Every backpacker has been to Luang Prabang, therefore I assumed it would be as disappointing as Vang Vieng. However, the ancient charm of the old quarter was well preserved and was similar, however almost more genuine than Hoi An, Vietnam. The architecture was simple yet refined and the open-air schoolhouses were especially unique.
The UNESCO protected peninsula was packed with 33 beautiful Buddhist Temples built between 1500- 1700. The lavish gold lotuses and bodhisattvas painted atop jet-black walls were exquisite. Although Theravada Buddhist Temples seemed more lavish and almost gaudy in comparison to Tibetan Buddhist Monasteries, I can appreciate the attention to detail and complex mosaics.
The night market in Luang Prabang was a blast and a great place to buy souvenirs and gifts. It was targeted toward tourists, and a variety of textiles, teas, coffees and jewelry were sold. Although Nick and I don’t have any room to shop, between the night market and Tamarind (a café that sells handmade jams, teas and spices), Luang Prabang could easily dent a traveler’s budget. The food stalls at the night market was a great find as an entire block was lined with 15,000 kip ($1.85) fill your bowl vegetarian buffets.
During our second day, Nick and I rented a motorobike and visited Pak Ou Caves (Buddha Cave) and Kuang Si Falls. First, we rented a motorbike to drive 25 km to the caves.
In Asia, everything has a cost. We rented a motorbike for 100,000 kip, filled it up with 20,000 kip worth of gasoline and were on our way. 25 km later we arrived at the local village and paid 3,000 kip to park. Then we walked through the village where we met our boatman and paid 26,000 kip to get taken across the river. When we arrived at the caves we paid 20,000 kip pp to enter. The caves are impressive and full of hundreds of Buddha sculptures and although beautiful, it is sometimes tiring always having to open your wallet.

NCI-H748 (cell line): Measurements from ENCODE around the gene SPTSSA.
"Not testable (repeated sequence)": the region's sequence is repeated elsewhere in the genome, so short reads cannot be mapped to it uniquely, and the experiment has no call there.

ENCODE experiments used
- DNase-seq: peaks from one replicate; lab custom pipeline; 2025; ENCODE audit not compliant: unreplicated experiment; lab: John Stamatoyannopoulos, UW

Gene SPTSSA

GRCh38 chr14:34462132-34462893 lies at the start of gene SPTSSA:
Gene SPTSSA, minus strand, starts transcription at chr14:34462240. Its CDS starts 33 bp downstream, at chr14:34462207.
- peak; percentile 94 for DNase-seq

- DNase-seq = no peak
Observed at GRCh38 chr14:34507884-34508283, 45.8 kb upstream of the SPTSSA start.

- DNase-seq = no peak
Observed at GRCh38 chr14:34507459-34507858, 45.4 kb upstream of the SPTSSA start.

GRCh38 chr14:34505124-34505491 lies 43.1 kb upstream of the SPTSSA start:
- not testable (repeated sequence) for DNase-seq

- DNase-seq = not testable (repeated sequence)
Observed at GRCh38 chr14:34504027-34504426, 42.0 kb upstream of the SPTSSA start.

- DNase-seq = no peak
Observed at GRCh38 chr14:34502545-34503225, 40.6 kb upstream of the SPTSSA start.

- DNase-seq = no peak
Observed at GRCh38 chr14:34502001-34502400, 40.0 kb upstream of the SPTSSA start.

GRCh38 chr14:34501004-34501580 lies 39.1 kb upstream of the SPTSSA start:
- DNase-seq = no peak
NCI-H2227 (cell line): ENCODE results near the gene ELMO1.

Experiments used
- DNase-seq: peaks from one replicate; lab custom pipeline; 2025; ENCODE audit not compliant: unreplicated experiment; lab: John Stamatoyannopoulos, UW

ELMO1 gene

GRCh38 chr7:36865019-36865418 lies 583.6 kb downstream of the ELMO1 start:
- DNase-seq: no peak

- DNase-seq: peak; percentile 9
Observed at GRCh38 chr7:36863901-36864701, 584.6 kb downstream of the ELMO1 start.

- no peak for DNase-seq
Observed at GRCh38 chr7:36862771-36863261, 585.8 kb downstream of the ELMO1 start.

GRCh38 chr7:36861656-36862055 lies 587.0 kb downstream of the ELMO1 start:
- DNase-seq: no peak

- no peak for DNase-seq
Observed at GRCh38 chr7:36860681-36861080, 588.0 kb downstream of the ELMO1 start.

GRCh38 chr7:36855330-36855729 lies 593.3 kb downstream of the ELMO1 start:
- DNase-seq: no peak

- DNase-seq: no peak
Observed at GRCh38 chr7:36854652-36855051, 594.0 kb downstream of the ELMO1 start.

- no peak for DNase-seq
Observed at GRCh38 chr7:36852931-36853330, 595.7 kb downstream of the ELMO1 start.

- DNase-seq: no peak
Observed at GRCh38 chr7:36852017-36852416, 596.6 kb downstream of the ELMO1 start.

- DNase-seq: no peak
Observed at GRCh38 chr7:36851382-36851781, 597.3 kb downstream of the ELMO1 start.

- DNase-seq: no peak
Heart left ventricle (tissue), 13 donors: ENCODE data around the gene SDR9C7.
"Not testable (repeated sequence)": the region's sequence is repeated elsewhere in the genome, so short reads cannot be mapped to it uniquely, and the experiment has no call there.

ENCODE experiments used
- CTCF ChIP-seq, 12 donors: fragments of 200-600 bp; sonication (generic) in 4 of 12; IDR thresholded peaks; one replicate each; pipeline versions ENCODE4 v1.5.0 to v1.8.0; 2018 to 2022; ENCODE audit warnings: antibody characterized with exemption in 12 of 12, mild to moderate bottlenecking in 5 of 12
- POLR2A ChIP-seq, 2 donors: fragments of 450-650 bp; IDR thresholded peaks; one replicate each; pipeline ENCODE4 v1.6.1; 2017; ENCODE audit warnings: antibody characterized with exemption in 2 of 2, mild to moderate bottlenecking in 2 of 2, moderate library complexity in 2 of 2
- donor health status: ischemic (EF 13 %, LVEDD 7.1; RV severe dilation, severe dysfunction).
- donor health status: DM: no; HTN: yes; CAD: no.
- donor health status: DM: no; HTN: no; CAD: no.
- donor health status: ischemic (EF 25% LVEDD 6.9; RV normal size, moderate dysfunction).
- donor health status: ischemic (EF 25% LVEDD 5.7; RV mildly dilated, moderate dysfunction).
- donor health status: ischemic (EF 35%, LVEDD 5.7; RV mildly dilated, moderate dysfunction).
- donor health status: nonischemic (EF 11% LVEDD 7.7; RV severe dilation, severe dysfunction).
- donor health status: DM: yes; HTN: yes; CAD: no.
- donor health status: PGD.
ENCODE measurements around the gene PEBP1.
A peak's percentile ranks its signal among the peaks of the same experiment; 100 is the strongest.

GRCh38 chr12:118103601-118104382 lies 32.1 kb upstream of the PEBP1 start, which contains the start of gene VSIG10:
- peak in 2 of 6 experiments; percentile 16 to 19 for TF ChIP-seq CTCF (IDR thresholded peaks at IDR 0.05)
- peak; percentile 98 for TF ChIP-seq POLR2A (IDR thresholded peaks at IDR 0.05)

After visiting the caves, we drove 25 km back to Luang Prabang then 32 km in the opposite direction to Kuang Si falls. Before entering the falls, we passed fenced in areas of 20+ Sun Bears. These lethargic bears were rescued from poachers and more specifically from the bile industry. Bears are hooked up to IV’s and their bile is extracted and sold in Vietnam. Bear bile is considered a delicacy there, however the practice of extracting is illegal. Thus, it is extracted in neighboring countries where although illegal not heavily enforced. In China this practice is legal and regulated and there are currently 10,000+ bears being used for the bile industry.
As we continued to walk, we could begin to hear the rushing water. The clear turquoise water reminded me of Havasu Falls in the Grand Canyon. Watching the multi tiered cascade falls flow over limestone rock was mesmerizing. It would have been easy to spend the entire day here as you can swim in the falls and hike to caves and natural springs.
*Travel Tip: To avoid the 20,000 kip entrance fee, take a motorbike or vehicle on the trail up to the natural springs. Drink a Beer Lao then hike down the falls.
The next day, Nick and I drove back to the village across from the Buddha Cave and on the way passed an elephant park where tourists spend time riding elephants through the jungle. This is an extremely popular attraction is SE Asia, however is an terrible industry for the elephants. Please, research and think twice before riding an elephant.
We took a boat across the river to some large rock features where routes were bolted by some American climbers in the late 90s. We arranged to be picked back up by our boatman 4 hours later. Nick and I had a blast climbing on some great rock and even some multi pitches overlooking the Mekong River. We had an audience of local village kids across the river and when we repelled down they were eagerly waiting for us on the beach. When we realized our boatman was not coming back for us we hesitantly asked the kids to boat us across the river. About 3/4 across the river, water began to rush into the boat. Quickly the boat sank and we found ourselves swimming after our shoes and gear. Our rope and quickdraws stayed dry but unfortunately this was the last of my iPhone. This trip has taught me to always expect the unexpected and remind yourself it’s all part of the journey.